University of Hawaii Manoa: Architecture School

Visiting Lecturers

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    Robert McCarter

    By hsieh
    Apr 10, '13 12:29 AM EST

    Robert McCarter

    Robert McCarter is one of the top ten educators in the nation.  He is a man of passion, dedicating his life in researching master architects.  This lecture was quite similar to our Arch 201 project - choosing 3 master architects and fusing their designs with your own style.  Before he lectured the class, he was in our studio giving a critique and sharing knowledge.  I instantly knew that his speeches were inspirational (Longhi and Palagi were just staring in awe).  He emphasized that architects have the duty to make internal experiences.  People only spend little time admiring the exterior before going inside to experience the space.  However, I believe exterior is just as important as the interior because it is the exterior that tempts people to go in the building structure.  Detailed buildings such as Brion's Tomb (by Carlo Scarpa) takes forever to get every single detail of the exterior facade. 

    Out of the several architects he wrote about, he chose Louis Kahn.  He was not one of my three architects, so it was interesting to hear about him.  Graduating in 1928, he designed at least 2000 houses for the government - wooden penny houses in Pennsylvania.  I like how his drawings progressed from regular pencils to carpenter's pencil.  With carpenter's pencil, you can make series of line weights as well as gradients.  Some of his drawing styles originated from Alvar Aalto, a man of mystery. 

    One project in particular that I liked was the Salk Institute.  If I recall, this was a science facility with multiple offices.  His concept of geometry and monolithic structures were greatly put to use in this project.  While he was designing the building, he came across a problem of designing the central garden. No matter how he designed the garden, it never seemed to match well with its surrounding.  However, after coming across Barragan's (Mexican architect) works of his garden, he asked for his assistance.  To Kahn's reply, Barragan suggested just putting concrete with a small narrow passage of waterway in the middle.  It was a perfect design decision.  What is significant about this water way is that on the Equinox (September 21), the sunshine reflects the water at a perfect angle.  McCarter could only describe this scenery as "beyond extraordinary."  Louis Kahn greatly respects the source of light.  When he was being interviewed by Yale University, although the room was getting dark, he didn't do anything but kept conversing.  After the room became dark, he finally turns on the artificial light.  When asked why, he just replied "I have to honor the light." (or something like that and he got in).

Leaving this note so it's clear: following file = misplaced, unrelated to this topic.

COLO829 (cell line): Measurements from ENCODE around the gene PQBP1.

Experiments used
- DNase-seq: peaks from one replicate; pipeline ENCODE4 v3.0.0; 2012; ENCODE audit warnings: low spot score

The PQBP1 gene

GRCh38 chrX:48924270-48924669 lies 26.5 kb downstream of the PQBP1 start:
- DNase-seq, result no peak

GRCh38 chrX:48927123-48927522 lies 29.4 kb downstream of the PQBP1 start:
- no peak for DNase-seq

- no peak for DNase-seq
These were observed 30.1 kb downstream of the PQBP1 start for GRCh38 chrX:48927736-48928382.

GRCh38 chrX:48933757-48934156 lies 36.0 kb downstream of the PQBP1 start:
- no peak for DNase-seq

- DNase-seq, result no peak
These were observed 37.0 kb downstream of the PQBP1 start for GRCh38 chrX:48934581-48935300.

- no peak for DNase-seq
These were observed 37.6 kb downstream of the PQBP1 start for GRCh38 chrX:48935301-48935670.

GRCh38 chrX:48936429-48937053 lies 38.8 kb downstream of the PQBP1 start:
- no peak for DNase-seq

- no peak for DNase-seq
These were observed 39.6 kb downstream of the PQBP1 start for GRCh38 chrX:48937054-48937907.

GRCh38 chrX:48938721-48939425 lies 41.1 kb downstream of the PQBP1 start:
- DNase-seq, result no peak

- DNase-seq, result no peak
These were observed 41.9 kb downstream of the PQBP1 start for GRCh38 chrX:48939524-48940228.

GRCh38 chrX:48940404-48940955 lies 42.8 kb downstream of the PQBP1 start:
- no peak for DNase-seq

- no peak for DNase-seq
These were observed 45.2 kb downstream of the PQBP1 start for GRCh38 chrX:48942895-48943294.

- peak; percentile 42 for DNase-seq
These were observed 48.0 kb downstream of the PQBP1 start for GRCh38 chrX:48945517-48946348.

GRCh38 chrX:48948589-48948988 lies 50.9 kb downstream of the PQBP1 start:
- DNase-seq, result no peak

(Author: Akira Ishikawa)

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About this Blog

Guest speakers visiting from different places coming together and lecturing about their projects, groups, and firms at the University of Hawaii Manoa: School of Architecture.

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  • hsieh
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